Talents and Levels
Worldbuilding in PsyCop
Once upon a time if you told doctors you heard voices,
they’d diagnose you as schizophrenic, put you on heavy drugs,
and lock you away in a cozy state institution
to keep you from hurting yourself or others.
Nowadays they test you first to see if you’re psychic.
That’s the start of the PsyCop series. A lot of worldbuilding is happening in those two sentences! It turned out to be a pretty good premise: psychic abilities exist, and you can be tested for them. Victor Bayne, our protagonist, is a psychic medium. He sees dead people. But there are other abilities as well.
In PsyCop, there are six talents on the records, and seven levels of ability possible in each talent.
Mediumship: communicate with the dead
Empathy: pick up on others’ feelings
Telepathy: pick up on others’ thoughts
Clairvoyance: see across a distance
Precognition: glimpse the future
Telekinesis: move things with your mind
Initially, I had a chart of how each level would manifest in each talent. This was so many years ago, the computer is long gone and I couldn’t even tell you what program I did it in. Eventually, I realized it didn’t exactly matter (except in one particular way, which I’ll go into in a second.)
Psychic ability is a lot like playing the piano. One person might sight-read music flawlessly. Someone else can hear a song once and play it back by ear. Someone else writes gorgeous songs with great hooks. They’re all playing the piano, and they all have ability. But how do you ascribe a simple numeric value to each one? You could try, but the information isn’t very descriptive.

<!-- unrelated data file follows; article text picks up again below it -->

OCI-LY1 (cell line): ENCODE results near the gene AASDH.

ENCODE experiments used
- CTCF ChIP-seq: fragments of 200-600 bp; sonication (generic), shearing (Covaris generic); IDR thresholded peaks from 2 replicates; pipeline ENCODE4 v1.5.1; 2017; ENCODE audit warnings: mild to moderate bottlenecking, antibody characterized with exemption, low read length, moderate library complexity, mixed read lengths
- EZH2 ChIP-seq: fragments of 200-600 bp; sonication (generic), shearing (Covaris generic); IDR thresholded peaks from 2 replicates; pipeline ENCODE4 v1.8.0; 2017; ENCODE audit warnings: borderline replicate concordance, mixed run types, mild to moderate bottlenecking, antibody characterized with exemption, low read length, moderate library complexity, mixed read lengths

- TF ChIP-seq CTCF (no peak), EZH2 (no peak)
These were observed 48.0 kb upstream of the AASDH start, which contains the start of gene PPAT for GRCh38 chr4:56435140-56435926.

I’ve made a big deal out of Victor Bayne’s mediumship level simply because he’s been hiding it all these years. Initially, when he figured out he was actually seeing dead people and wasn’t just schizophrenic, being a medium was great—it was his ticket out of a mental institution. Unfortunately, soon after he transferred to a psychic training facility, a dead medium warned him that if he was too powerful, he’d run the risk of being permanently silenced so as not to fall into the wrong hands. Thus began his M.O. of minimizing, avoidance and subterfuge.
In the series, there is a numeric system in place. A level 1 has a talent that’s faint and unreliable. Most psychics are level 2. Their talents work, but in a limited way, and are harder to control when they’re tired and stressed. Level 3’s and 4’s are pretty serious. Normal folks are creeped out by them. Level 5’s are rare, 6’s are staggering, and 7’s are a godlike pinnacle of the talent. Vic starts out the series as a known level 5…and that’s with him omitting half the stuff he can actually do.
A theme I often visit in my work is that bureaucracy is big, ponderous, and typically dead wrong. (Here’s where the numeric assessment I mentioned earlier comes in.) The government agencies who set up the six-talent, seven-level system are crippled by their bureaucracy. Throughout the series, Vic finds out that some level 2’s are practically omniscient, and talents exist that don’t fit any of the currently known categories. He also discovers a key element to the PsyCop program was lost to a crappy photocopy!
In the most recent PsyCop installment, Agent Bayne, Vic is paired up with someone who trained with him years ago. Unlike Vic, she did her best to prove her talent, but ended up ramming into a glass ceiling. She’d been categorized as a moderately talented level 4, but it turns out she can give Vic a run for his money. And together, they can venture into some scary post-life territory.